Your email should be a private space that only you have access to.
Postbox has one pricing tier.
You pay once and get lifetime access. Right now the price is 33% off: $39.
That’s a great deal for a private and secure email client.
Your Postbox license is good to use on as many computers as you own. It’s a personal license and supports as many inboxes as you have too.
Postbox has some great features for it’s price point
- Works with all popular email providers
- Grouped accounts
- Tabbed Email
- Fast & powerful search
- Templates & pre-canned responses
- Full HTML code editor
- Dark mode
- Full theme support
Postbox is an attractive option for anyone looking for a privacy-first email client that is supported on both Windows and Macs.Get 33% Off Postbox
Best Email Clients for Windows 10
Mailbird is an email client for Windows. It does not currently support Macs but it’s on the roadmap. I’ll update this post when that version comes out.
It’s nice to see an email client support Windows right out the gate. Usually developers will start with Mac support and then move over to Windows.
Mailbird supports many themes and layouts that are optimized for Windows.
It also integrates with Google Calendar, WhatsApp, Dropbox, Twitter, Slack, and more
Mailbird costs $39/year, or you can buy a lifetime license for $79.
I’m a fan of the one-time payment for email clients, and Mailbird has a good pricing structure.
There is no free version, but Mailbird has a 14 day money back guarantee. So you can try it out and get a full refund if you don’t like it.
- Unified Inbox
- Customizable Layout
- Windows support
- App integrations
- Dark Theme
- LinkedIn lookup
2. EM Client
Not every email client made my initial list. Here’s a few others that look really promising.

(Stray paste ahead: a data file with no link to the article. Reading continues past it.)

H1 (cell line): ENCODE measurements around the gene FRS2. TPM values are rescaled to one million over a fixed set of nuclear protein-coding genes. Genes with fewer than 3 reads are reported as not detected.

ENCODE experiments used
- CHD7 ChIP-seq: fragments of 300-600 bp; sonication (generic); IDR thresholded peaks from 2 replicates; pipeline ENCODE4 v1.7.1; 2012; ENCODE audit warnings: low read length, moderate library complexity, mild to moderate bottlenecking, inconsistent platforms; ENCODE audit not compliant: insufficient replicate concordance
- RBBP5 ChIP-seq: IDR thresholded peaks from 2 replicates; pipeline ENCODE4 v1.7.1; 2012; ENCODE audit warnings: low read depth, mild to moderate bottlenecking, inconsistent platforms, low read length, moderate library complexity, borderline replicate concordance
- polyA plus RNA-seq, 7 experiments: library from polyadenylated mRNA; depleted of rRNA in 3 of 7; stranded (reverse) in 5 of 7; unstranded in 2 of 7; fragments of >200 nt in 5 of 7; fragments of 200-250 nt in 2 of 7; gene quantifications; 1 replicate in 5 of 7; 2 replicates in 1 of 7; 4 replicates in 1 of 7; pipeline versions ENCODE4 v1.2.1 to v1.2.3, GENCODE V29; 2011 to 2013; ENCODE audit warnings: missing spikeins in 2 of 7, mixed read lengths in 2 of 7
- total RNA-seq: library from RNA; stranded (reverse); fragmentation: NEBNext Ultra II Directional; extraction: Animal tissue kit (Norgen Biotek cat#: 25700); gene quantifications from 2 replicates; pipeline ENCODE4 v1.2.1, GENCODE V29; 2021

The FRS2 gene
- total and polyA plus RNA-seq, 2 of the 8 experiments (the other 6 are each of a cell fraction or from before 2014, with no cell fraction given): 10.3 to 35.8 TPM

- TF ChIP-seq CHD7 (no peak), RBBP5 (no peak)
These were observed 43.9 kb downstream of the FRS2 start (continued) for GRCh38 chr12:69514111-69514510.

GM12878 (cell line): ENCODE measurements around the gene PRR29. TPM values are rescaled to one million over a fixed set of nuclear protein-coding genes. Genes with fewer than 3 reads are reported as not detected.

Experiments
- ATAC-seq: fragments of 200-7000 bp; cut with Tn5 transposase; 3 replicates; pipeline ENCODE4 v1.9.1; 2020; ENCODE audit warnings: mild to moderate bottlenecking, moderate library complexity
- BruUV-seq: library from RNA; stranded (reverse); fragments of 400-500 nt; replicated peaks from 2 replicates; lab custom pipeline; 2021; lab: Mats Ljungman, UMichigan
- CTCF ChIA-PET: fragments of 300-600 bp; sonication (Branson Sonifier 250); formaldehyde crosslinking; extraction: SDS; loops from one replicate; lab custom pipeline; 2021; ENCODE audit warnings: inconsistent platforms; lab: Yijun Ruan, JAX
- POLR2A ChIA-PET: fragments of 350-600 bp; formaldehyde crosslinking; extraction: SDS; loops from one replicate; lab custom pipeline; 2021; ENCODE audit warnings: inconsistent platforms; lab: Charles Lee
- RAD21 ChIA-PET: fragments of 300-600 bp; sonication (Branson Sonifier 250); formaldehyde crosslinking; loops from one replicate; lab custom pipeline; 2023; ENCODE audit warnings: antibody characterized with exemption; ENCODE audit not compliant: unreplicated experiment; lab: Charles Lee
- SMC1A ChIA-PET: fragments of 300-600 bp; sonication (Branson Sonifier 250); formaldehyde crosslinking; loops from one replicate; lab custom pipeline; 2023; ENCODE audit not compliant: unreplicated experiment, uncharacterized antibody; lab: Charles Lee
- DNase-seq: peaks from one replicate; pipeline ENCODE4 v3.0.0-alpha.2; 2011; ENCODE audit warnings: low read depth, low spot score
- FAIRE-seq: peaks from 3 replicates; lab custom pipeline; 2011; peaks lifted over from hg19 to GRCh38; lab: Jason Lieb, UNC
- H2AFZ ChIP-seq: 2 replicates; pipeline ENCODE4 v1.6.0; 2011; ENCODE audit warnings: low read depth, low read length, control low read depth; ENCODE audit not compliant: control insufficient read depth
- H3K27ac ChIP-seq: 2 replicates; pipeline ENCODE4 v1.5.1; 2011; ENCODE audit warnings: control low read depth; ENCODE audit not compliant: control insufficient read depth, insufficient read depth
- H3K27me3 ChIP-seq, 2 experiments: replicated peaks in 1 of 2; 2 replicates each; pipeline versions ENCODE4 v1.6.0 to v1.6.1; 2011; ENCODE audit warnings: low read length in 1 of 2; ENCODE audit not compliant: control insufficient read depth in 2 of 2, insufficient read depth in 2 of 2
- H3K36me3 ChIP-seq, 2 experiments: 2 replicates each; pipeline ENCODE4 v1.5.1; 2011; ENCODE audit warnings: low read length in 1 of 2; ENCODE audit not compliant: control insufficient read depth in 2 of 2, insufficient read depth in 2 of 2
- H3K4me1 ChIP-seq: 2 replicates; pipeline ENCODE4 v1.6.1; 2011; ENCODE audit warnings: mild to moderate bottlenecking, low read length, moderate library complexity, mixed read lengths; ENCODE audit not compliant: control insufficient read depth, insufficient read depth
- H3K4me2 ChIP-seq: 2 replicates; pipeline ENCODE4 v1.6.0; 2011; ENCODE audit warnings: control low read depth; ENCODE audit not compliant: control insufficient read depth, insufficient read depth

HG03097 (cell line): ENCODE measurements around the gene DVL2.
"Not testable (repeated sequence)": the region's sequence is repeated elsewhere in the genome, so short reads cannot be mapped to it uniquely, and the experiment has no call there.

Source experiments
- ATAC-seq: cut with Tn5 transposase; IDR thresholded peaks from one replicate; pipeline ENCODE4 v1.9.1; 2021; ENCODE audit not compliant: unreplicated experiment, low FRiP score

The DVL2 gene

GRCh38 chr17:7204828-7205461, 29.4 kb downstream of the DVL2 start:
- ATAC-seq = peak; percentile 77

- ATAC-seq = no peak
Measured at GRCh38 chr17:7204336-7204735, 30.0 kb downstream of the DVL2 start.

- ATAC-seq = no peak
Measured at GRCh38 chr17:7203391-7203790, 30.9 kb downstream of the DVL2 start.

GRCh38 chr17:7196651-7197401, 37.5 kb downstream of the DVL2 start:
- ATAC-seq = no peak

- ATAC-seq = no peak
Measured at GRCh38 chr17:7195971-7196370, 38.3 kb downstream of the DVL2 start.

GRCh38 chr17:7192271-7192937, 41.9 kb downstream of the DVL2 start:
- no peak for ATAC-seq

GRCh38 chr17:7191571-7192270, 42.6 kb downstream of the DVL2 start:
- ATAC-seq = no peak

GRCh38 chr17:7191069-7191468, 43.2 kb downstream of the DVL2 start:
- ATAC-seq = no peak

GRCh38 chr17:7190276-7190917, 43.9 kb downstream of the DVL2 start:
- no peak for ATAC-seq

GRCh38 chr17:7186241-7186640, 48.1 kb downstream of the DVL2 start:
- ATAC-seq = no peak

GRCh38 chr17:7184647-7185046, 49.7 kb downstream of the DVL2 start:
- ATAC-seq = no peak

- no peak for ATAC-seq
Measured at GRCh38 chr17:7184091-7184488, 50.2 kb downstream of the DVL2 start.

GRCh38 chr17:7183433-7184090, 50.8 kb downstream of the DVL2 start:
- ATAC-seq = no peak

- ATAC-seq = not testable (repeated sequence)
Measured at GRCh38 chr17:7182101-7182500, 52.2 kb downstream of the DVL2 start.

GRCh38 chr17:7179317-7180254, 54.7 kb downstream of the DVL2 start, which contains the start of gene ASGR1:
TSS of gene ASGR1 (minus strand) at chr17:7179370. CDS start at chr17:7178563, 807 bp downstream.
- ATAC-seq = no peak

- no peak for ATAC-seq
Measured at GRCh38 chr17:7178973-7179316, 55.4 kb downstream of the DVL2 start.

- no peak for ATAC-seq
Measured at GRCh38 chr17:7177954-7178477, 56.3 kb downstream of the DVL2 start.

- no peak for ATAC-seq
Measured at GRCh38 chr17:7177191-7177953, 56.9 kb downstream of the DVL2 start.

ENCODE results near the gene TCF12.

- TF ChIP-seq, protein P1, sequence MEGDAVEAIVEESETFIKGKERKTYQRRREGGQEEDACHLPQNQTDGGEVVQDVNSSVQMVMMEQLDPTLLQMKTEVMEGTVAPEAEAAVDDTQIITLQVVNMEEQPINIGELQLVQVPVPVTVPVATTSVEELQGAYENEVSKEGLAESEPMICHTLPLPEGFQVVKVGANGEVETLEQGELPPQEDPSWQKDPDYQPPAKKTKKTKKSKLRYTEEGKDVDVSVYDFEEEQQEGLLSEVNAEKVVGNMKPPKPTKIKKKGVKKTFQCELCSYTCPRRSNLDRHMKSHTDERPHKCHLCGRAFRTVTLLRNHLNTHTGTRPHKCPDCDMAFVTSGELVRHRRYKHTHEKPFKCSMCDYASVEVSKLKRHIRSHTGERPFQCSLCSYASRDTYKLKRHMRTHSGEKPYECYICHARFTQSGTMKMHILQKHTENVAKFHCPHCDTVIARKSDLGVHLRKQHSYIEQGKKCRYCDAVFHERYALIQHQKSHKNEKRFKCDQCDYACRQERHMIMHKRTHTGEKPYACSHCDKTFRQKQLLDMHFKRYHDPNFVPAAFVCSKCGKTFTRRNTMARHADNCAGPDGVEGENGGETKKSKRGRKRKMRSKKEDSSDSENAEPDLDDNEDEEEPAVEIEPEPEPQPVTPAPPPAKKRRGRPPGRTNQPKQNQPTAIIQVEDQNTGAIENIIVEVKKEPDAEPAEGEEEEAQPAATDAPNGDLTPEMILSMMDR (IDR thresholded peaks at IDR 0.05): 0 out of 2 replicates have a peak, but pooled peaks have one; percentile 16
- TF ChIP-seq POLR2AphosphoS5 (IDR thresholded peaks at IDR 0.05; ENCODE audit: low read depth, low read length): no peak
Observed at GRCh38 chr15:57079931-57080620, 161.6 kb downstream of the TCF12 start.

Spike is a conversational and collaborative email client. It’s design is much more like a text conversation than your traditional email client. Spike takes an old school technology like email and brings it into the modern era with tasks and collaborative notes.
Using Spike truly feels much more conversational. The entire design and UI changes how you communicate with people and makes using common email cliches of “Hi , hope you are well!” feel awkward and unnecessary.
Spike has recently added new features, like the ability to send voice messages over email and fully integrated video calls. Spike is transforming into a collaborative communication platform that goes beyond just sending emails.
Spike is cross-platform and supports both Macs, PCs, iOS, and Android.
Spike has a competitive free tier that includes up to 15k message history and 5gb of storage. Plenty for the average user to get a feel for using it.
Upgrading to $15/month gets you unlimited messaging history, 50gb of storage, access to priority support, and the ability to start a video call with up to 10 people. Perfect for the email power user.
The next tier is for Teams which requires a minimum of 2 seats which cost $10/month each. This tier gives you almost unlimited everything with video calls limited to 50 people. Message storage is also increased to 100GB.
Lastly their business tier is best suited for larger organizations trying to roll Spike out to entire business units. Pricing there starts at $7/month billed annually and includes a dedicated account manager.
- Conversational email (more like a text than an email)
- Video Meetings
- Voice messages
- Collaborative notes & tasks
- Group chat
- Advanced search
- Calendar integration with Google, Outlook, and Apple Calendar
- Priority inbox
- Read receipts
- Unified Inbox
My favorite email client for mac is Superhuman.
My favorite email client for Windows 10 is eM Client.
If you can’t get access to Superhuman, then I’d recommend checking out eM Client for Windows.
Did I miss your favorite one? Send me an email and let me know.